Record review: Earthly's Days | Record Review | Indy Week
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Record review: Earthly's Days 


Earthly prefer not to sit still: Like kids racing onto the playground after a day wasted in a cold, dull classroom, or enthusiastic explorers stumbling for the first time into some wild, unknown land, the duo of Edaan Brook and Brint Hansen cavort through at least a dozen electronic niches on their beguiling debut LP, Days. From propulsive house to ponderous musique concrete, and from video-game scores to interwoven sound collages (with a touch of soul meant to round the sound), the pair regards most music as one wide world of wonder. And though that might suggest a lack of focus from two new producers sprouted from the timeline-obsessed generation, there's a preternatural ease and sophistication to their first dozen tracks. It's as though—while floating in a matrix of digital bits and samples and synths—Brook and Hansen are perfectly at home on the ground, too.

Across Days, Earthly excel in making electronic music that is both broadly accessible and defiantly eccentric. Opener "RGB" is an ornate rhythmic latticework, built with drum thuds and finger snaps, samples of popped bottle tops and a load of vocal cuts. They form a complex web of interlocking rhythms. It's challenging, sure, but the clicks and clips sound collectively contagious against one another. The effect is as distinct as Ratatat's trademark roar, as heady and alluring as Dan Deacon's approach. With its stuttering voices and EDM-oversized bassline, "Glaze" feels like a dance anthem for a club with spastic strobe lights. "Secret Squirrel" finds a deep groove, coruscating with cute little hooks. For every jungle drum, there is a twinkling key; for every cooed melody, there is a maniacal manipulation of some cartoon character.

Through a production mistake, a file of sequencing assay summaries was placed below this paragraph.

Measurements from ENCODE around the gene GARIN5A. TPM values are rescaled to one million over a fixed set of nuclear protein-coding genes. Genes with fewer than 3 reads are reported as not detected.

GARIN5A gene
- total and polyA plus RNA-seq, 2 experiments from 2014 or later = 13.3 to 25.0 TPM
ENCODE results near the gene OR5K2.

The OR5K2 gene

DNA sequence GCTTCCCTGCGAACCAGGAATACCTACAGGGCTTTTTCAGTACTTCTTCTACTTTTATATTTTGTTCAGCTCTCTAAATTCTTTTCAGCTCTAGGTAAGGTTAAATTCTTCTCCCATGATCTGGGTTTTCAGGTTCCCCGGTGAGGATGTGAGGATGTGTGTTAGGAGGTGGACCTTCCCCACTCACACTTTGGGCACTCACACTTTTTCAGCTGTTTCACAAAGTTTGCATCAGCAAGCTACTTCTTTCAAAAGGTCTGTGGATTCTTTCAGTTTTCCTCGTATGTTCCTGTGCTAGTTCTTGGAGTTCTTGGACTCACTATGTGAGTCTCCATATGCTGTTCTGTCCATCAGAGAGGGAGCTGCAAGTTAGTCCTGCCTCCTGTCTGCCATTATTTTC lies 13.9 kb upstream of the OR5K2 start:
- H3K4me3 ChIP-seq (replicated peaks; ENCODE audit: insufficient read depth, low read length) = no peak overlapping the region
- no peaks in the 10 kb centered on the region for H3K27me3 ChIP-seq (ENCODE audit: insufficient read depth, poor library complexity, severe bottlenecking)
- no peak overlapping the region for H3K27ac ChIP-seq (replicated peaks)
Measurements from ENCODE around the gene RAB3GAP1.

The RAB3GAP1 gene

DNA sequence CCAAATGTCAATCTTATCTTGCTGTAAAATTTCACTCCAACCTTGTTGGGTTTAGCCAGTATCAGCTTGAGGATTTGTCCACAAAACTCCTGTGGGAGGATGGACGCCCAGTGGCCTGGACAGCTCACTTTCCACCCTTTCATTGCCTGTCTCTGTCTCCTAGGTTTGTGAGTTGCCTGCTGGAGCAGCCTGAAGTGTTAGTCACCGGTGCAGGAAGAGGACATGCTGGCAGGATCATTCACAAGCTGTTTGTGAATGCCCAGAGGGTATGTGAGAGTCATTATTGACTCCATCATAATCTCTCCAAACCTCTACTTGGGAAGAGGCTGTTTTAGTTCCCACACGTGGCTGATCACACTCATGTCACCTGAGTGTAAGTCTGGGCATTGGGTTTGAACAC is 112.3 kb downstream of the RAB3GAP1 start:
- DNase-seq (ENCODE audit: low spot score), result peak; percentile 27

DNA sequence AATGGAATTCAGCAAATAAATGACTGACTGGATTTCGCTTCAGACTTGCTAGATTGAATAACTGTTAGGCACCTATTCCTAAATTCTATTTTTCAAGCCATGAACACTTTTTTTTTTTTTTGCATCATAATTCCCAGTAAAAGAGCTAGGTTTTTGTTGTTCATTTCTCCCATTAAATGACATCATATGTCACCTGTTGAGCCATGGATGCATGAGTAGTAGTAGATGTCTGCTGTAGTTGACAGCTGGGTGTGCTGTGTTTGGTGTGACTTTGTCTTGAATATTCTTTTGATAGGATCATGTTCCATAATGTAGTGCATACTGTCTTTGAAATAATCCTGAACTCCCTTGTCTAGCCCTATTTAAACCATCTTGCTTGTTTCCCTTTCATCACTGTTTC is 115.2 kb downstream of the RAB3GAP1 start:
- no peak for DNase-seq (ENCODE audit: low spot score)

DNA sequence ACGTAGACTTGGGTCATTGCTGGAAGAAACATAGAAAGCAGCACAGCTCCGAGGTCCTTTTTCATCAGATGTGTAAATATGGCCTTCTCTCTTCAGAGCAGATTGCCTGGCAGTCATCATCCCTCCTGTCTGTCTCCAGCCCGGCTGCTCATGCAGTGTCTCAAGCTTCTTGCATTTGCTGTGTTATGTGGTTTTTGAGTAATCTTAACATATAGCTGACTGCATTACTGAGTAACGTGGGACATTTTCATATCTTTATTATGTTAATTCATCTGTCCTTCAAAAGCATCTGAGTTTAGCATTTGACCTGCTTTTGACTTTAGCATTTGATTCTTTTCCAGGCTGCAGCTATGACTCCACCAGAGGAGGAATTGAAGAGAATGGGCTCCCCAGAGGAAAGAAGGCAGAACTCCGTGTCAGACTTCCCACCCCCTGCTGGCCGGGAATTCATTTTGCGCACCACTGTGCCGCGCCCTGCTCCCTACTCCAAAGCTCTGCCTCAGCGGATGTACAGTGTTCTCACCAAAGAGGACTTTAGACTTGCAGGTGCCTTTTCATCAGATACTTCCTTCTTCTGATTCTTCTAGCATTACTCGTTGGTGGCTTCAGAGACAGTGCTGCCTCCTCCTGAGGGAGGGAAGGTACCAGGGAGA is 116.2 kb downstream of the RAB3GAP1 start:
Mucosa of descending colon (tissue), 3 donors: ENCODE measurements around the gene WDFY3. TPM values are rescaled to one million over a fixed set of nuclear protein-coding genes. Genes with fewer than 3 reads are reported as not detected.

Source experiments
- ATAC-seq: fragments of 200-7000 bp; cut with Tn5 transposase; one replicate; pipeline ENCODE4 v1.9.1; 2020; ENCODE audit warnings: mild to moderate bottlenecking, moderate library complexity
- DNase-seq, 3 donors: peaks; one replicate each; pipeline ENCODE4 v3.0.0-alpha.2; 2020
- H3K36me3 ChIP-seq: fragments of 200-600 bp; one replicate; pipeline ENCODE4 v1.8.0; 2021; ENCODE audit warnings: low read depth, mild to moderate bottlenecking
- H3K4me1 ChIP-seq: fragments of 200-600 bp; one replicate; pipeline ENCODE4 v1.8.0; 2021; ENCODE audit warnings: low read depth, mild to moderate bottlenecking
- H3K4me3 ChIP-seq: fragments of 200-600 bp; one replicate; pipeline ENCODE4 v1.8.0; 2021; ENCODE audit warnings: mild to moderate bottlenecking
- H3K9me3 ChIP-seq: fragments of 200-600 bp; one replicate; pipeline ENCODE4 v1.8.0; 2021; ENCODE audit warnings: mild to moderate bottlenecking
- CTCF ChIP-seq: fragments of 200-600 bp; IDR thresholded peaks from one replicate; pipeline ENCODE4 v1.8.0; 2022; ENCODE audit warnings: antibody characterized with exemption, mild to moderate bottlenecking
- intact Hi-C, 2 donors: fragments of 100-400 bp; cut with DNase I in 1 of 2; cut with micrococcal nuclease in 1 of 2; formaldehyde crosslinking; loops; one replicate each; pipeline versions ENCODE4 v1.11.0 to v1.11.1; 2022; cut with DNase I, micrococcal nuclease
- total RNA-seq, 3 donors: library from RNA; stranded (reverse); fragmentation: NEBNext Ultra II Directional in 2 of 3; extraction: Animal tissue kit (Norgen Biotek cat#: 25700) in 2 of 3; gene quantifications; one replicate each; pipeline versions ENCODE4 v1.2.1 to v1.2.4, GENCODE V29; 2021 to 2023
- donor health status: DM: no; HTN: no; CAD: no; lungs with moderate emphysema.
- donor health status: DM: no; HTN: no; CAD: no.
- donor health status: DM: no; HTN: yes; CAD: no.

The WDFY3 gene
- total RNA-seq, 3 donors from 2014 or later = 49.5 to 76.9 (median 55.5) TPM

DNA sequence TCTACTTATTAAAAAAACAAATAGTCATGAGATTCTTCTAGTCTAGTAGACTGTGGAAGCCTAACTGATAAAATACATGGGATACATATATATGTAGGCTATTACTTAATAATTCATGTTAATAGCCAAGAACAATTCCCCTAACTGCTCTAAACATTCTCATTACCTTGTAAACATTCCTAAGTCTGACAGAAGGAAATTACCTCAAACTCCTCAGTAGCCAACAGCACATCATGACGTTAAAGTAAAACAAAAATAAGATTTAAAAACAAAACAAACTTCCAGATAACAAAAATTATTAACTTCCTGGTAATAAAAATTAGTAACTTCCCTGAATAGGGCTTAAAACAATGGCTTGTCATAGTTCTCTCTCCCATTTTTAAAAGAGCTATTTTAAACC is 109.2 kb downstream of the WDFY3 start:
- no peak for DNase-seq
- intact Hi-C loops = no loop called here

Earthly charm with such approachable tracks—which, reductively and reactively, you might call proper pop songs. But Days is careful not to put every sound into boxes so neat or easy, so that what sits outside of those instant tunes also serves as a source of continued intrigue. "Daemon," for instance, is little more than a beautiful drone of soft static and repeated signals, decorated by the tickle of a distant electric guitar and the slow sighs of a blues trumpet. The refracted loops and fragmented rhythms of "Pure in Between" suggest the smarts of Arca, while "Babby Bobby" treats a snippet of arcane computer-generated speech as fodder for an electric gamelan workshop. With these cuts, you get the sense that Earthly are up for deeper and more sustained trips than these brief, often-playful pieces suggest. You could imagine them inching into grand compositions, a la Nicolas Jaar and his Darkside project, or creeping into the realm of experimental noise and sound art.

For now, though, Earthly excel by circling and transmitting from the intersection of all these influences. Nowhere is this more apparent and appealing than with "Games," the sonic centerpiece and emotional climax of Days. Brook and Hansen build a simple four-on-the-floor rhythm and pad it with electronics that glow like a dawn, much like the best work of The Field. But they slowly, sporadically damage the beat or scrap it altogether—sometimes adding noise around it, other times letting it swallow itself in a computer-generated ouroboros. Late in the track, they use that technique to build a wall of broken sounds, where the pulse appears from beneath a roar of madhouse voices and electrical shards. It's playful but foreboding, beautiful but deranged—a distinct display of very adult feelings and finesse for what might initially appear to be a casual 36-minute romp. Days marks an auspicious start for Earthly, as full of energy as they art deft at using it.

Label: Noumenal Loom


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